Lessons Learned Preparing Volunteer Midwives for Service in Haiti: After the Earthquake
Article first published online: 4 OCT 2013
© 2013 by the American College of Nurse-Midwives
Journal of Midwifery & Womens Health
Volume 58, Issue 5, pages 558–568, September/October 2013
How to Cite
O'Malley Floyd, B. (2013), Lessons Learned Preparing Volunteer Midwives for Service in Haiti: After the Earthquake. Journal of Midwifery & Womens Health, 58: 558–568. doi: 10.1111/jmwh.12021
- Issue published online: 4 OCT 2013
- Article first published online: 4 OCT 2013
- volunteer management;
- midwifery training;
- developing countries
Midwives for Haiti is an organization that focuses on the education and training of skilled birth attendants in Haiti, a country with a high rate of maternal and infant mortality and where only 26% of births are attended by skilled health workers. Following the 2010 earthquake, Midwives for Haiti received requests to expand services and numerous professional midwives answered the call to volunteer. This author was one of those volunteers. The purpose of the study was: 1) to develop a description of the program's strengths and its deficits in order to determine if there was a need to improve the preparation of volunteers prior to service and 2) to make recommendations aimed at strengthening the volunteers' contributions to the education of Haiti and auxiliary midwives.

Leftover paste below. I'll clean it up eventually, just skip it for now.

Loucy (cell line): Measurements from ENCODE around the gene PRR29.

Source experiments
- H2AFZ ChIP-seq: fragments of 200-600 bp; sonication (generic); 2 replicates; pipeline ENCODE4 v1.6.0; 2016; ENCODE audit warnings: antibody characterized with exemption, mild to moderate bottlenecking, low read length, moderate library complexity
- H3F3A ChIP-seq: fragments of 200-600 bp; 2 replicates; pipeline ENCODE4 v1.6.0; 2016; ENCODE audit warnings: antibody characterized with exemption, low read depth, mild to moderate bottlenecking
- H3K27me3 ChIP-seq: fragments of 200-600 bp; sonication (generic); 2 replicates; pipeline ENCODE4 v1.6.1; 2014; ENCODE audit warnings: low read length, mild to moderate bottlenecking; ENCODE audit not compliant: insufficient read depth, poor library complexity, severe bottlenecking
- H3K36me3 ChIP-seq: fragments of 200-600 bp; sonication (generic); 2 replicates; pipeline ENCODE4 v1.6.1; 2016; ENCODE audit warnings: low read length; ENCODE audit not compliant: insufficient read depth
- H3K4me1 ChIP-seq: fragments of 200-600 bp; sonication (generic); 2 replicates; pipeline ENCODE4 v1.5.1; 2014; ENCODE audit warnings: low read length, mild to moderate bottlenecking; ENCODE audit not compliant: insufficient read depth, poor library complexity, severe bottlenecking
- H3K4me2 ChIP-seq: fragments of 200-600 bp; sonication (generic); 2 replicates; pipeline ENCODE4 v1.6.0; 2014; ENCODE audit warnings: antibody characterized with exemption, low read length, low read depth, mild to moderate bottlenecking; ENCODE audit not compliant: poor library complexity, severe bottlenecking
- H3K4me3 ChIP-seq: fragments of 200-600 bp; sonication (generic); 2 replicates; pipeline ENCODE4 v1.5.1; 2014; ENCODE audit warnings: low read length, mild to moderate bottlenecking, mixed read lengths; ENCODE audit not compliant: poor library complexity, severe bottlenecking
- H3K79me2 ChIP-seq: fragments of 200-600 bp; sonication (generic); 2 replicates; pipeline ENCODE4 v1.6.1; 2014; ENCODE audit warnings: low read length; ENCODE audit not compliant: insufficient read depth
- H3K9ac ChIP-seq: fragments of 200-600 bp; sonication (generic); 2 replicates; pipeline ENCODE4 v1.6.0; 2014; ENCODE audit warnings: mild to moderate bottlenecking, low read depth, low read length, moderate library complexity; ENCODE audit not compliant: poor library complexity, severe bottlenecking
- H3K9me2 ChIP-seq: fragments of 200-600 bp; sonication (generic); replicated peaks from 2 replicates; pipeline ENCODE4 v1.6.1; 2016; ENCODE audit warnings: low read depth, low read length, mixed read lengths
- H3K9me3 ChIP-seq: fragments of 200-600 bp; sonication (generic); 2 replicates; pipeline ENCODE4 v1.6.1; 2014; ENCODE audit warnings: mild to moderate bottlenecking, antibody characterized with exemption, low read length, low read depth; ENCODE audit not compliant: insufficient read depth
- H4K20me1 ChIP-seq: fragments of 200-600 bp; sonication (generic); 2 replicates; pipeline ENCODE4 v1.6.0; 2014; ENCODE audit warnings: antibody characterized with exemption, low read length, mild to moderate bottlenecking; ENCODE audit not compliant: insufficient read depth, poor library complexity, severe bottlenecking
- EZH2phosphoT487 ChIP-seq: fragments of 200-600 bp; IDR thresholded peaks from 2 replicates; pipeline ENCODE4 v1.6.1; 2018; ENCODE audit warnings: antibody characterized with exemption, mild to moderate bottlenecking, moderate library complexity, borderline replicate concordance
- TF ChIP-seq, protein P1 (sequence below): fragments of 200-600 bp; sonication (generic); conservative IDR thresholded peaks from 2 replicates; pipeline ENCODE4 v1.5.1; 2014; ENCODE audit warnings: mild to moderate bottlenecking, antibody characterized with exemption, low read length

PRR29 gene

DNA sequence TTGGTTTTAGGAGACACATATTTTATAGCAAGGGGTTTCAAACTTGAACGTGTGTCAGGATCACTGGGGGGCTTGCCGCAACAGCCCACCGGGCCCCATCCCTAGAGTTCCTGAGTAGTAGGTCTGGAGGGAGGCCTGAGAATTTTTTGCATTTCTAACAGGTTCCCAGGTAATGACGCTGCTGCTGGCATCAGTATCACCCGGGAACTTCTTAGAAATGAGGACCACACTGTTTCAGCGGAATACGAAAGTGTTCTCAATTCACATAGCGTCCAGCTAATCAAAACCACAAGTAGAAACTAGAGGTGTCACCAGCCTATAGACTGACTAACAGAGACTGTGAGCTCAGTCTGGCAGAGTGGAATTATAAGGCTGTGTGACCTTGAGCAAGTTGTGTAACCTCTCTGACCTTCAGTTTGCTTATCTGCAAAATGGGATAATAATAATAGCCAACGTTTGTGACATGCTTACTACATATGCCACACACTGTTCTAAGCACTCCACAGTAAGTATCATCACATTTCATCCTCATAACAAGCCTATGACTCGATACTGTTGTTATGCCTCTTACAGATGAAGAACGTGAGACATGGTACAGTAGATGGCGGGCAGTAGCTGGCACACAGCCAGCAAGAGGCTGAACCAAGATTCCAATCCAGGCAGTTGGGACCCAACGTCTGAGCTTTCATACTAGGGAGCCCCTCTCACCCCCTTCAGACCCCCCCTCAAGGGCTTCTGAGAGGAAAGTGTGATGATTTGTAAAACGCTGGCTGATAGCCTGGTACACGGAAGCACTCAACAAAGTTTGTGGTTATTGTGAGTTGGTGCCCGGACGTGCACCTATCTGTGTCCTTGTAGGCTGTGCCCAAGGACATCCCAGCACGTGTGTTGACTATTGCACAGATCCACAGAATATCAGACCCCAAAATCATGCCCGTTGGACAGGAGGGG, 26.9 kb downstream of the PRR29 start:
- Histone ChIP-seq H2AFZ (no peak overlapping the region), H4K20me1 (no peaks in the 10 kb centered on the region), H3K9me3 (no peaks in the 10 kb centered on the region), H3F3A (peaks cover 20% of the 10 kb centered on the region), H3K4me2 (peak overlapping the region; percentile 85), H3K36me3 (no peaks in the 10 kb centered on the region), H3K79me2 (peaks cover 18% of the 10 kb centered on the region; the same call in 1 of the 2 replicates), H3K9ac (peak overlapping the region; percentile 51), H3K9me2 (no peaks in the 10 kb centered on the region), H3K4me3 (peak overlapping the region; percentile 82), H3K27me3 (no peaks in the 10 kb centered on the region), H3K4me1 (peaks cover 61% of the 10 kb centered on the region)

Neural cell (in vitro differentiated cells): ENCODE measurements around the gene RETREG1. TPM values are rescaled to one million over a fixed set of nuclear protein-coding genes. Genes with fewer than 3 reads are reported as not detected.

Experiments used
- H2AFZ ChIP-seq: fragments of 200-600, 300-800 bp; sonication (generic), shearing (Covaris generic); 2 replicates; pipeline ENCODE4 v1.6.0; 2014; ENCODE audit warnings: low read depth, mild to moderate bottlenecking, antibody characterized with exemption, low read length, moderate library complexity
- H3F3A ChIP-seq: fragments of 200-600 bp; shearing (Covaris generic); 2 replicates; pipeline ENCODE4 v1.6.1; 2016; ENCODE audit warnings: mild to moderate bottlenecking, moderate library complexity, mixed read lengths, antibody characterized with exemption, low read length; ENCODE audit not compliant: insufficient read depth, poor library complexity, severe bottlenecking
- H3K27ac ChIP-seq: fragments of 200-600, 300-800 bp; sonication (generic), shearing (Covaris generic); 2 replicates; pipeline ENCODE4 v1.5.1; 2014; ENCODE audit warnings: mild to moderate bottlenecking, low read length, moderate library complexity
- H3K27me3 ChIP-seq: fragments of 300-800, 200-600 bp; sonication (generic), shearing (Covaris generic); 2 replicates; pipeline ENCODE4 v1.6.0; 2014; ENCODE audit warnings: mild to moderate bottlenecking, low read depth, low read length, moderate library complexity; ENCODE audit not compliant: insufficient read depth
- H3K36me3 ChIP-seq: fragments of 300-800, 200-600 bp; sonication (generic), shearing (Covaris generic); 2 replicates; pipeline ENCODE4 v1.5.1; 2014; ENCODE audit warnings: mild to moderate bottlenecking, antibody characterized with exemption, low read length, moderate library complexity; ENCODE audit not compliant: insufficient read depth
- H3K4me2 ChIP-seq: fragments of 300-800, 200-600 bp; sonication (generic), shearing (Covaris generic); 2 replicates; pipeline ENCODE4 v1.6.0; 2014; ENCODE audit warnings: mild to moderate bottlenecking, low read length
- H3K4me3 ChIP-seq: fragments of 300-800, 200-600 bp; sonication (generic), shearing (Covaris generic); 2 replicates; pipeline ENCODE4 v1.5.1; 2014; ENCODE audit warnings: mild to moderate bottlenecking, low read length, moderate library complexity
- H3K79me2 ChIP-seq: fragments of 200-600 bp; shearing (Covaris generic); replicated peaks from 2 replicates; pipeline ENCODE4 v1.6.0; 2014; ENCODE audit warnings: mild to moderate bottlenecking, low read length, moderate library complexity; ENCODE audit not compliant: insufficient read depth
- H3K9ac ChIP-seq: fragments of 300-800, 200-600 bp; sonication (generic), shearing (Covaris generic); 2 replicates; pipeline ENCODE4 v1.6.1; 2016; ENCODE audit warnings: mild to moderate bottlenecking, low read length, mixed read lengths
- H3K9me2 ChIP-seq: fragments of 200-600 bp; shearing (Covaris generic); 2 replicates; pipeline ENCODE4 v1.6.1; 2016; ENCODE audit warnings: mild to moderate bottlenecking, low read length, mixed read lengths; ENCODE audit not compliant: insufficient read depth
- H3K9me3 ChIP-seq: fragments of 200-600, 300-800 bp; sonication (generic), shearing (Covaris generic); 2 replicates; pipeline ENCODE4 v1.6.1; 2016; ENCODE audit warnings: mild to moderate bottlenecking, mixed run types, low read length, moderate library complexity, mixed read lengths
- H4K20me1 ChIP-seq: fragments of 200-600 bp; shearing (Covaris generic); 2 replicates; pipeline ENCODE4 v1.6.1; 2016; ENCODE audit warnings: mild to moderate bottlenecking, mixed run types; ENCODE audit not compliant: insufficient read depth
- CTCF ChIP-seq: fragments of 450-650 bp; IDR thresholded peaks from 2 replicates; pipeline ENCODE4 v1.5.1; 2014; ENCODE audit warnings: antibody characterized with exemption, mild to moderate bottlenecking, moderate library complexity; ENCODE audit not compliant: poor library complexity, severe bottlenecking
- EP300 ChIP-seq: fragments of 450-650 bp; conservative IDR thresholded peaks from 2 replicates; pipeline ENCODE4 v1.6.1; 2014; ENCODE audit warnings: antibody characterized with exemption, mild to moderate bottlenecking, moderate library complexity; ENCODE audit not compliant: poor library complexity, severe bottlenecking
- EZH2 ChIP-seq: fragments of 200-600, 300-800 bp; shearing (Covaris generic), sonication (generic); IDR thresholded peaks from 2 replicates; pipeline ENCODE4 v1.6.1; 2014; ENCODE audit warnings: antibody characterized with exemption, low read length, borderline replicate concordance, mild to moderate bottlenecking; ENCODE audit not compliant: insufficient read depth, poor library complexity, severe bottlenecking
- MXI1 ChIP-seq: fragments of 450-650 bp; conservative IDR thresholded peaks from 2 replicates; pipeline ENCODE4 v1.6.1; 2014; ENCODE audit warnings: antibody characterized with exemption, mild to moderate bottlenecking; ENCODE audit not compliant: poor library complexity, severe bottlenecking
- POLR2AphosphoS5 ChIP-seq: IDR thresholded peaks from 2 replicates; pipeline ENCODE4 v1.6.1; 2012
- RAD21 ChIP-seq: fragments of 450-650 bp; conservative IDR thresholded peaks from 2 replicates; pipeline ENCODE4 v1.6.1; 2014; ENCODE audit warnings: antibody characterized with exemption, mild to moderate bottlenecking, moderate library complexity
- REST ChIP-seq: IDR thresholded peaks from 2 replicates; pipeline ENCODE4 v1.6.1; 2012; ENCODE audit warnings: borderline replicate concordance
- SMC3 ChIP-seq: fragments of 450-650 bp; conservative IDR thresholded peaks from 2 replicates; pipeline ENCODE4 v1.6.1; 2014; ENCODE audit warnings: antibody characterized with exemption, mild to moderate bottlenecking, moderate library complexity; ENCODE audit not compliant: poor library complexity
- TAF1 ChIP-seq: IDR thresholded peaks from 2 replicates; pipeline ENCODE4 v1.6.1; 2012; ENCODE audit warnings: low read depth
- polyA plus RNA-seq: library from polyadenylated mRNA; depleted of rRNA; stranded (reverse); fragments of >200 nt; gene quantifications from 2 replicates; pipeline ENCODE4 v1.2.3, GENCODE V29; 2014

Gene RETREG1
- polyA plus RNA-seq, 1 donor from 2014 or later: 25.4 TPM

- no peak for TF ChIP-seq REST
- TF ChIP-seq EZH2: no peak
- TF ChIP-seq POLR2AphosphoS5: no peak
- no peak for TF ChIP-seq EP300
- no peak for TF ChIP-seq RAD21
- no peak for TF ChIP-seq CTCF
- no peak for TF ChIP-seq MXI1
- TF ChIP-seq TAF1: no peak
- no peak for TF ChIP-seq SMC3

Three distinct but closely related questionnaires were developed to survey Haitian students, staff midwives, and volunteers who served with Midwives for Haiti. Questions were designed to elicit information about how well the volunteers were prepared for their experience, the effectiveness of translation services, and suggestions for improving the preparation of volunteers and strengthening the education program.
Analysis of the surveys of volunteers, staff, midwives, and the Haitian students generated several common themes. The 3 groups agreed that the volunteers made an effective contribution to the program of education and that the volunteer midwives need more preparation prior to serving in Haiti. The 3 groups also agreed on the need for better translators and recommended more structure to the education program.
The results of this study are significant to international health care organizations that use volunteer health care professionals to provide services. The results support a growing body of knowledge that international health aid organizations may use to strengthen the preparation, support, and effectiveness of volunteer health providers.